Good Day to Be a Ratermann
Two years ago last week my dad called me to tell me they’d found cancer. I was sitting outside in downtown Columbia, waiting for my roommate to emerge from the tattoo shop, newly tatted. We were ready to celebrate her new ink, our Friday night. The news shook all the celebrating right out of me, but Dad reassured me “I don’t want you to worry, this is going to be okay. I’ve got good doctors; they’ll take good care of me.”
Saturday morning is market morning. I met my mother in the parking lot, as is our habit, and we began walking across the field toward the sea of white tents and rainbows of produce. She turned to me and said “It’s bad, Sarah. It’s really, really bad.” I remember that, I remember those words exactly. And she re-explained it to me, about where they’d found it and what that meant. And she used words like radiation and chemotherapy and stages and chances. I doubled over, my hands on my knees, right there in the field, I remember that too. I remember thinking that I had to stop crying, that everyone was going to see and know. They could all see it, this shock and confusion and fear all over my face, and I was embarrassed. So I stood up, put my shoulders back and kept walking, bought my tomatoes and zucchini, all wearing the brave face.
Over the next few weeks, the news got worse. We were cautioned—this, all of it, was going to be bad. No one made any promises. They said Stage 4. I looked that up on the Internet and then didn’t leave my house for 48 hours.
One doctor said it was the worst case of colorectal cancer she’d ever seen.
“Can you help me?” My dad asked.
“I don’t know.”
That’s when I started preparing myself to lose my dad.
They never said “he’ll probably die.” But they told us what the survival rate for Stage 4 cancer looked like, and I could put two and two together.
After that, there was radiation. And chemo. I thought “you might die” was pretty bad. I had no idea that the fight to maybe not die would be so grisly. My dad, the 6’5” monster of a man, the guy who frightened small children, and embodied quiet power, was nearly broken. I watched that cancer tear out his insides.
We had a silent, pensive Thanksgiving. He couldn’t taste the food anyway, and we were all just thinking about the surgery to come just a few days later. They removed his rectum and part of his colon, and with it so much of what he knew about himself and his body. He was forever changed, and if you’ve never thought about what that might look like, take a moment. I tried to navigate through the hospital and my finals weeks, and I don’t remember how I did it.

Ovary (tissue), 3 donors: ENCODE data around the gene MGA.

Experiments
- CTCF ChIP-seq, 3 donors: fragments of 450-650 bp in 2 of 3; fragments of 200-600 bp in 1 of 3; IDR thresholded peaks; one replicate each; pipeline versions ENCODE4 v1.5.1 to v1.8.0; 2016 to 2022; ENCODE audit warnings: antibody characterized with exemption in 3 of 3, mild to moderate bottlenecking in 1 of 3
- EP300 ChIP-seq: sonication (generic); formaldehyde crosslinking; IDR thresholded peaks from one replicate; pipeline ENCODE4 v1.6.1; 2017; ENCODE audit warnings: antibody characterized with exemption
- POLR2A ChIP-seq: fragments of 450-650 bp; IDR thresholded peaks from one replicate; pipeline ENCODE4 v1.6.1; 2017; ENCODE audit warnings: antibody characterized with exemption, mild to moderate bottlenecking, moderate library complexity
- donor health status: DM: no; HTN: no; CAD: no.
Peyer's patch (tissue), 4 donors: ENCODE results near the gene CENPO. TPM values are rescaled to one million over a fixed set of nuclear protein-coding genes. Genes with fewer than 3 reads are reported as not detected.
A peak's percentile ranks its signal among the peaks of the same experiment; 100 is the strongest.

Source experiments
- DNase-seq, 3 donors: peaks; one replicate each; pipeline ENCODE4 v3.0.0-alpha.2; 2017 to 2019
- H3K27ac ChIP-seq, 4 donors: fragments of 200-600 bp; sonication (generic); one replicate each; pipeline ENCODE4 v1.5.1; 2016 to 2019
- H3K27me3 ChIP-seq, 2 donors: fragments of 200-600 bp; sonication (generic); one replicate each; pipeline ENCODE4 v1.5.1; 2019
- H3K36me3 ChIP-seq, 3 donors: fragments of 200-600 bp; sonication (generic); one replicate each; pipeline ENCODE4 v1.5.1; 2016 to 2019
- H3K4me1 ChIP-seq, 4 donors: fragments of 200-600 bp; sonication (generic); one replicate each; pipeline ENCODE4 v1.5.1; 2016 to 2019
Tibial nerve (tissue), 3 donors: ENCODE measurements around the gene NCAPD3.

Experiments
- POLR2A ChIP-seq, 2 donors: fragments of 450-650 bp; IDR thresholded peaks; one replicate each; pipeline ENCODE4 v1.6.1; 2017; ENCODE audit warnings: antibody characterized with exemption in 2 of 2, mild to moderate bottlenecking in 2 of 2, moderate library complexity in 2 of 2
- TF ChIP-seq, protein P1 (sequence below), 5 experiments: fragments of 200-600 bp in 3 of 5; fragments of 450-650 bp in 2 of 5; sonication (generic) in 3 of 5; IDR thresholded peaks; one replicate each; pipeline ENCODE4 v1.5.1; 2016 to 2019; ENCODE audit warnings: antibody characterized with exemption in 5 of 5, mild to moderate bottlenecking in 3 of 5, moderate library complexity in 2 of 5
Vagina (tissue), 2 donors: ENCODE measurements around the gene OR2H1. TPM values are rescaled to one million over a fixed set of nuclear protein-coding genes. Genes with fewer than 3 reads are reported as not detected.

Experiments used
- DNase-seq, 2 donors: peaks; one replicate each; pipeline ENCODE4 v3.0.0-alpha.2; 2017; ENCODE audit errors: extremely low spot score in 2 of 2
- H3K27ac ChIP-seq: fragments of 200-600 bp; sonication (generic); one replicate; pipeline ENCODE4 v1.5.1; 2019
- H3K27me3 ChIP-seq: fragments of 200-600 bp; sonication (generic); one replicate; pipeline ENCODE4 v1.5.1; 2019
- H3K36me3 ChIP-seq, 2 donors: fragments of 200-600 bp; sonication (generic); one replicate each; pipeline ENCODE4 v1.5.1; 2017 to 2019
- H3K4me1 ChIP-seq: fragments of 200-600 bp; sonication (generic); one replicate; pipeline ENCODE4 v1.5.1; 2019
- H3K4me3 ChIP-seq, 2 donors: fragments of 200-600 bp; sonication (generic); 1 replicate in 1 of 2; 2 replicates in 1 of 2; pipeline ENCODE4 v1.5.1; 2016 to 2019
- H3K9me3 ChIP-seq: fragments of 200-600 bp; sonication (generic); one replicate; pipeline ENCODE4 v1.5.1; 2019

Cancer stole Christmas from us, like a big ol’ Grinch. I sat in my apartment watching a fuzzy It’s a Wonderful Life, waiting for the hour when I could go visit. He was in so much pain that even an hour visit from his daughters was nearly too much. We celebrated alone.
There were complications, more operations, more chemo and months and months of painful, excruciating waiting. I saw more of my dad–physically, emotionally, and spiritually— than I ever had before. It was heartbreaking.
Call it a miracle, a gift from God. I call it a damn hard fight won by a nose. Today, Dad’s cancer free.
The fight ain’t over yet.
He didn’t have to be there, it didn’t have to happen. I don’t mean in a big picture sense, I mean, this was a mistake. These two years, all that gut wrenching pain, they were a mistake. Someone made a mistake, and he almost died.
This, my friends, is where rubber meets the road.
My parents taught us two things growing up. One, fight for the underdog. This does not simply mean don’t be a bully, but stand up to the bully. When you see someone smaller getting picked on, stand up for them. Two, don’t burn any bridges, always try to see both sides and don’t make enemies.
Earlier this year when my dad sat my sister and I and our husbands down to tell us of his plans, he said “I taught you girls to stand up for others less able. I regret not having taught you to stand up for yourselves.”
We’re going to have to burn this bridge, and probably a few others to take on this fight. This is not about vengeance or compensation. It is about dignity and integrity. This fight is about standing up to the bully and saying NO. For all the others who have dealt with the same, who have fought and lost their strength, their families, their livelihoods or their lives because of someone else’s mistake. This is about standing up for them.
It is public. That’s scary and hard. For a private person like my dad, it means everything. How would you like to discuss your rectum with the rest of the world? There’s a lot on the line for him. The commentary from the masses is about as much fun as sticking pins under your fingernails over and over (my friend Tracy calls it ignorance with a keyboard).
Yesterday my dad said ‘it might be a good day to be a Beahan.”
Nah. It’s a damn good day to be a Ratermann.
I’m with you, Dad. It’s never too late to learn to stand up for yourself, and the bigger the bully the more united our resolve.
Bring it on.